Walking like a slut

Yesterday I participated in the London SlutWalk. To concisely summarise my experience of the day, it was fucking awesome.

I arrived at the assembly point at the top of Piccadilly in a foul mood, having been rained on and repeatedly betrayed by London Transport. As soon as I found the SlutWalkers, with hundreds of heart-shaped red balloons, my mood lifted and, in solipsistic pathetic fallacy, the sun emerged.

The turnout was large. The Torygraph estimated ‘hundreds’, the organisers 5000, and the Socialist Worker will likely declare a hundred thousand glorious comrades. I was right at the back, and would easily agree with the organisers that a reasonable number of thousands of people turned up.

It was a ragtag bunch. Old and young, people of all genders and races. We were all there for the same reason: we rejected the notion that a person is in any way to blame for their rape.

As we marched down Piccadilly, heartland of the capitalist plutocracy which feeds patriarchy and commodification of sex, we shouted a chant which summarised the purpose of the day:

‘Wherever we go, however we dress, no means no and yes means yes’.

It really is that simple to me. It really was that simple to my fellow SlutWalkers.

The mood was bright, jubilant, fun; positive and accepting. Here was a band of folk who did not judge and saw no reason to be afraid of their own clothes and sexual behaviour. Every banner reinforced the message: ‘RAPISTS! STOP RAPING!'; ‘A DRESS IS NOT CONSENT'; my personal favourite, the Flight Of The Conchords-inspired ‘A KISS IS NOT A CONTRACT’. This was not a day for reclaiming the word ‘slut’. Even the mainstream media seemed to get the message. We were marching against rape. We were marching against victim-blaming.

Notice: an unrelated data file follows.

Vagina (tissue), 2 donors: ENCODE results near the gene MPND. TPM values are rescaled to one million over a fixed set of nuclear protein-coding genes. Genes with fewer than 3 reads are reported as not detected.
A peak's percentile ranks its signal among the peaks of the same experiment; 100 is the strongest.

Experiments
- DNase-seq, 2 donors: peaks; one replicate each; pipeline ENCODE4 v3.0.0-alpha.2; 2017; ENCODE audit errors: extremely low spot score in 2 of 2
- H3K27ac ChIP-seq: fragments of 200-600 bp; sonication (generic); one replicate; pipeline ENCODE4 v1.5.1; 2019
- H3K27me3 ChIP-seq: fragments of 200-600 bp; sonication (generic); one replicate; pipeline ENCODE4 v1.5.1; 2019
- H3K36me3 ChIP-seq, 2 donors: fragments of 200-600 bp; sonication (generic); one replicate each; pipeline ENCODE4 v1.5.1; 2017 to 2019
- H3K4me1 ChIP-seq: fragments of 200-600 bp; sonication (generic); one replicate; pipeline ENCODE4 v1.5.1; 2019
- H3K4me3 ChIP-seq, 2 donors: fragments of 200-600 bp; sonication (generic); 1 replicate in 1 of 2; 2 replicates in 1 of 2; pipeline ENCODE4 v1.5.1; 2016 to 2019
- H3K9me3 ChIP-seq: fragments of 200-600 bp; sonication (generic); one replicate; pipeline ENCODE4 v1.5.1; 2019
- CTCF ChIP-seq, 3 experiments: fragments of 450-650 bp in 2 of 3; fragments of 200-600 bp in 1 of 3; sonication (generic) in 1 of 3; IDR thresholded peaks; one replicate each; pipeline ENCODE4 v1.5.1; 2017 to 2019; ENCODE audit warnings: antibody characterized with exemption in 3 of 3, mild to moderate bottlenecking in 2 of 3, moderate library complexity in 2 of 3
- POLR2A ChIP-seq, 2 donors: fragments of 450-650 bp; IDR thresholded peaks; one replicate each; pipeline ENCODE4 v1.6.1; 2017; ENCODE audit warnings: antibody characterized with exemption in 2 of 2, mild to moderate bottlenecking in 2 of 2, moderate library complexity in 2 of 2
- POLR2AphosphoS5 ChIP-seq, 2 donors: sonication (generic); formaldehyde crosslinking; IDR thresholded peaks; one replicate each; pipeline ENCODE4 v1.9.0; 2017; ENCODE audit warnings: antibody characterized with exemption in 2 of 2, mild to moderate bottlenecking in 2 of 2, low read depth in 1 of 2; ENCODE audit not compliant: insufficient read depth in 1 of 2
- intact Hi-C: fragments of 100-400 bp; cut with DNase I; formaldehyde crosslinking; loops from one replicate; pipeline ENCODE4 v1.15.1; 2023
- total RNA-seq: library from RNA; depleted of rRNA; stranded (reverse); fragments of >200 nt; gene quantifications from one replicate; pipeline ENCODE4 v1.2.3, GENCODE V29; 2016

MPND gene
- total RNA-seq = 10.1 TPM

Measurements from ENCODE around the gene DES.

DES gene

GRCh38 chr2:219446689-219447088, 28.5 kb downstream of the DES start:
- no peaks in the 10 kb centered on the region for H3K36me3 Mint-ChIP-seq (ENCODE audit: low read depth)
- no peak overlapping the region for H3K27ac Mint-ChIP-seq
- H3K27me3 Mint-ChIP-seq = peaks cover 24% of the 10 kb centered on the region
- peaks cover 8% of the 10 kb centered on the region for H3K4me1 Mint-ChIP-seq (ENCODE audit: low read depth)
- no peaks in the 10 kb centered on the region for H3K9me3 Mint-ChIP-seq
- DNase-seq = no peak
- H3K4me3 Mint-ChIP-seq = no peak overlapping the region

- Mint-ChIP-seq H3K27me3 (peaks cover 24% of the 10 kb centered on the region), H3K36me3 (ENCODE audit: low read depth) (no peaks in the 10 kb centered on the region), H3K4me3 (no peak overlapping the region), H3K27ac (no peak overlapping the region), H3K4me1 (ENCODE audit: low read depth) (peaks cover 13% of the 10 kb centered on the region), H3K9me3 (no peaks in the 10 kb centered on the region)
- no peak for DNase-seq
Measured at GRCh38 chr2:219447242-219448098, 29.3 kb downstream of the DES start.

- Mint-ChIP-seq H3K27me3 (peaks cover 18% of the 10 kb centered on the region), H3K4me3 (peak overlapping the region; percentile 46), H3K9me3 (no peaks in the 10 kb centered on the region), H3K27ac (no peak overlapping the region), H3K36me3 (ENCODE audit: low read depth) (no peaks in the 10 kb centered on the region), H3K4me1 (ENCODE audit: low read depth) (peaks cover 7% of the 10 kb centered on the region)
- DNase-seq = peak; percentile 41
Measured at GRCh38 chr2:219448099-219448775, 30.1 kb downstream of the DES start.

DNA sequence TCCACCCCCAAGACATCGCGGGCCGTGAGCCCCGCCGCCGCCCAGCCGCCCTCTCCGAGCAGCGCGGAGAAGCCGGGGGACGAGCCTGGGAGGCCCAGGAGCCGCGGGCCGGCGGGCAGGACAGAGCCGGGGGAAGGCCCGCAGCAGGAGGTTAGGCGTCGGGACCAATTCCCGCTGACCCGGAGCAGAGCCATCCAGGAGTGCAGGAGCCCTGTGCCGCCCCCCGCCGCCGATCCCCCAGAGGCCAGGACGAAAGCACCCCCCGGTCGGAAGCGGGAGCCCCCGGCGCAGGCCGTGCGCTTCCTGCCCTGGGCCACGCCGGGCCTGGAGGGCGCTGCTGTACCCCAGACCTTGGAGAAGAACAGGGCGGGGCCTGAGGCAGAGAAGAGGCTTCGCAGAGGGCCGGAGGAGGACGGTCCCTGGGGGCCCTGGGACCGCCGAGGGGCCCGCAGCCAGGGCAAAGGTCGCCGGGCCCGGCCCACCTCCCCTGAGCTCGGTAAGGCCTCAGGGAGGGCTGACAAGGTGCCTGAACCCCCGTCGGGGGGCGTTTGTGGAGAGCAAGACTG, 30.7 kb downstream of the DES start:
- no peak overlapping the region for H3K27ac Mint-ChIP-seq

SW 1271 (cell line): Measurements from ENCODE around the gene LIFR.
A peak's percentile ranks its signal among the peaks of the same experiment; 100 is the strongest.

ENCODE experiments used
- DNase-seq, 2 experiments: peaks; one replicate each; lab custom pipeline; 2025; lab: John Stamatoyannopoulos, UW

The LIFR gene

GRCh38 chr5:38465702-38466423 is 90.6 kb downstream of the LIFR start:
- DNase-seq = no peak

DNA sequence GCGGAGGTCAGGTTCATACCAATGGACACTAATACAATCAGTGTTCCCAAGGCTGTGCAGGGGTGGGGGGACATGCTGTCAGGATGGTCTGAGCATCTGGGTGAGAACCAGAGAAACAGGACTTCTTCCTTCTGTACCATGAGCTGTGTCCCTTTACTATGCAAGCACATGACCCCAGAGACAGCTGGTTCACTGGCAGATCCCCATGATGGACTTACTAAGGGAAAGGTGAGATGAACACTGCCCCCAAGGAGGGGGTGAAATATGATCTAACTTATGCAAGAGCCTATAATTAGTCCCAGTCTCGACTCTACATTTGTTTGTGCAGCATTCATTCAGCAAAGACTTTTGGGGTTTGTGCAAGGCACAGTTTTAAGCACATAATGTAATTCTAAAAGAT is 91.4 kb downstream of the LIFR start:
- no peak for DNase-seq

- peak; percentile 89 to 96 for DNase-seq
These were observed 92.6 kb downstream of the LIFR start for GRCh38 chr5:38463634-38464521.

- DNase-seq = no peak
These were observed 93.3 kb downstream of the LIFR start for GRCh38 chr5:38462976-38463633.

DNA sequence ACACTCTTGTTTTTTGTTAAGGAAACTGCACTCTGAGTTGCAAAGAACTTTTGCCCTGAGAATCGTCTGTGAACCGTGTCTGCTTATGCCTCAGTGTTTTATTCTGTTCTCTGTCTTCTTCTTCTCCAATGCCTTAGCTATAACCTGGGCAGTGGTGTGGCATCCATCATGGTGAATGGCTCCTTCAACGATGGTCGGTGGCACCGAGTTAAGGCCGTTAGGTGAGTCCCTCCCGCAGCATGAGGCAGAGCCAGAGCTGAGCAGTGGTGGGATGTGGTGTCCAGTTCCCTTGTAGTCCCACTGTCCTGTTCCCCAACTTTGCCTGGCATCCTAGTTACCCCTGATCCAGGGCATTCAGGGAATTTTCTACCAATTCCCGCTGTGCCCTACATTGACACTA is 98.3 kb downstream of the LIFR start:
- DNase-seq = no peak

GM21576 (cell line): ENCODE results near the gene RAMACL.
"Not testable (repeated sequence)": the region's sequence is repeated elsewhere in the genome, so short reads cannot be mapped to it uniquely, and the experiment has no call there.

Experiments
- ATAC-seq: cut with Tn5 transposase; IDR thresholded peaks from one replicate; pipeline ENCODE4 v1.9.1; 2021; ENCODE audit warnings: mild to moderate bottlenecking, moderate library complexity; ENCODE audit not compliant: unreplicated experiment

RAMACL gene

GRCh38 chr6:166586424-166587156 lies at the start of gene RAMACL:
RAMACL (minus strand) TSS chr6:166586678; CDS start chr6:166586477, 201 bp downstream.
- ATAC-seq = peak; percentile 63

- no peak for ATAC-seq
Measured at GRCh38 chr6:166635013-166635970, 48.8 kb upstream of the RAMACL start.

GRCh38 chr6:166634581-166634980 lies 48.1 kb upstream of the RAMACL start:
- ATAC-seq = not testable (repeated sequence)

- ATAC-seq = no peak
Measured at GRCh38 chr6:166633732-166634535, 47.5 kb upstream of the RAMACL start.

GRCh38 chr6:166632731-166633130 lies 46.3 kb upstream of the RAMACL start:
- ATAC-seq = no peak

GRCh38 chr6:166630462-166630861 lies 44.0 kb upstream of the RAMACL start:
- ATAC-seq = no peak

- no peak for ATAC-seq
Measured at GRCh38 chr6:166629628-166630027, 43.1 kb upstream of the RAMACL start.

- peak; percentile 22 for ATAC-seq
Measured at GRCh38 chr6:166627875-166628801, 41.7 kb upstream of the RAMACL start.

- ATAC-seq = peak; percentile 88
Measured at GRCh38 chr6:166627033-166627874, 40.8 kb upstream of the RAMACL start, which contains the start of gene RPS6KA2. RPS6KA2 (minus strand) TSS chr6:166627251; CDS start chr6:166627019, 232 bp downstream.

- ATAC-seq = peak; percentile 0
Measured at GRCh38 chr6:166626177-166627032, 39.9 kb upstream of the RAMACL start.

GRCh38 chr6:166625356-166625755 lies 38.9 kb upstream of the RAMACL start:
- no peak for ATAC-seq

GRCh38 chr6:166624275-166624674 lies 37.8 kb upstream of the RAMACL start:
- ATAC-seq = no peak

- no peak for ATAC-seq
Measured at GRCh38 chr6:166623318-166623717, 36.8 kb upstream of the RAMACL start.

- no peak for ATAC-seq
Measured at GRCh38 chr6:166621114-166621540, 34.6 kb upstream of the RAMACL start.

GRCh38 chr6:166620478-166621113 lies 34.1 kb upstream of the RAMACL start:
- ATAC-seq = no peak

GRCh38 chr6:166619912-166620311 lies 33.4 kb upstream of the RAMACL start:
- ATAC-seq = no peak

My mother called me today to express how proud she was of all of us.

Later, as we headed to the pub, feet sore from high heels, I was reminded of why we needed to have such a march. Being in the company of thousands who agreed that clothes were not an invitation, I had temporarily forgotten that the world was not yet on our side.

A leery, beery man took my friend’s SlutWalk outfit as an invitation to harass.

I shouted at him, loudly, copiously, swearily.

I sometimes wonder if all street harassment should be greeted with an angry assertion that this is not acceptable.

In all, though, it was a wonderful day, and clearly still needed. We must remain visible and vocal. We are chipping away at rape culture. Sluts and allies are everywhere, and we will be unstoppable.

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3 responses to “Walking like a slut

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